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In what ways does Churchill help to implement the welfare state in Britain?
Winston Churchill plays a decisive role in implementing the welfare state and social reform in Britain. In discussing Churchill's role, I will include social reform intended to improve working conditions and the working class's standing in a wider notion of the "welfare state". Churchill's contribution to the welfare state has mainly to do with his policies before 1945 rather than what he did in his government from 195155. Already before the First World War, Churchill took first steps in the direction of social reform. However, he may not have been the primary instigator, since other politicians were leading figures at that time. As a member of the Asquith government, he was party to the introduction of state pensions in 1908. Churchill also introduced "Trade Boards" in 1909 as the President of the Board of Trade, which established the first minimum wages in Britain in staple industries. He also prepared the sickness and unemployment bill, which became the 1911 National Insurance Act, although it would be Lloyd George who would present it to parliament later. This act constitutes the first contributory system of insurance for unemployment and sickness in Britain. Moreover, Churchill showed his deeprooted beliefs in social reform with his passionate speech about the 1908 Coal Mines Regulation Act. In addition, Churchill strengthened mining safety regulations as Home Secretary, helped to introduce collective bargaining, and attempted to introduce a Shops Bill to regulate shop workers' hours. As a member of Lloyd George's government, Churchill carried part of the responsibility of the reduction of working hours in 1919, which factually introduced the eighthour day in Britain. All these measures demonstrate the small steps in the direction of the welfare state that Churchill undertook during his early years in government, although we have to keep in mind that he was mainly a protege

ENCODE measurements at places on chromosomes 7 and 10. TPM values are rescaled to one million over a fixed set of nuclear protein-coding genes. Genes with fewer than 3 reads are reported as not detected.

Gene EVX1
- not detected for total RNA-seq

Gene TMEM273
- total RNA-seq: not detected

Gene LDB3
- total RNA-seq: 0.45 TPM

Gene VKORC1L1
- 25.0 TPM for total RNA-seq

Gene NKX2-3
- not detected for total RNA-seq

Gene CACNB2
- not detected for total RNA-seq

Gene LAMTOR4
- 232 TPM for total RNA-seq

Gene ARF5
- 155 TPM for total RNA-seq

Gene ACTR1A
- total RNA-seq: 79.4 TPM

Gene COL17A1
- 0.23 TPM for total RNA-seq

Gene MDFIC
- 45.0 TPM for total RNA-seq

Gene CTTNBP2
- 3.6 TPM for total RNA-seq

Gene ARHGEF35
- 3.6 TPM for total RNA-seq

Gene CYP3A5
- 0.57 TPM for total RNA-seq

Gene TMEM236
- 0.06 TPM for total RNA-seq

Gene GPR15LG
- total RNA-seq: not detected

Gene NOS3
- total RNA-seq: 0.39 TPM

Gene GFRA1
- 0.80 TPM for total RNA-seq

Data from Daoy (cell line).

of Asquith and Lloyd George at this time. Being appointed as Chancellor of the Exchequer in 1924 in the Baldwin government, Churchill continues his policy of social reform. From now on, he plays a leading role in this field, since many of the liberal politicians who pioneered the welfare state left politics after the breakup of the last liberal government in 1922. Neville Chamberlain as the Health Secretary initially planned to introduce the Widows, Orphans and Old Age Pensions Act. Churchill considered this piece of legislation as so important and was so motivated to push this through that he announces it himself in the Budget for
1925. Churchill thus took credit for this legislation, tolerated by Chamberlain, which did much to foster the development of the welfare state. In order to finance this Act, he constrains military expenditure and directs funds to domestic social policies, which created tensions with the navy as the biggest spender in the military. We can thus
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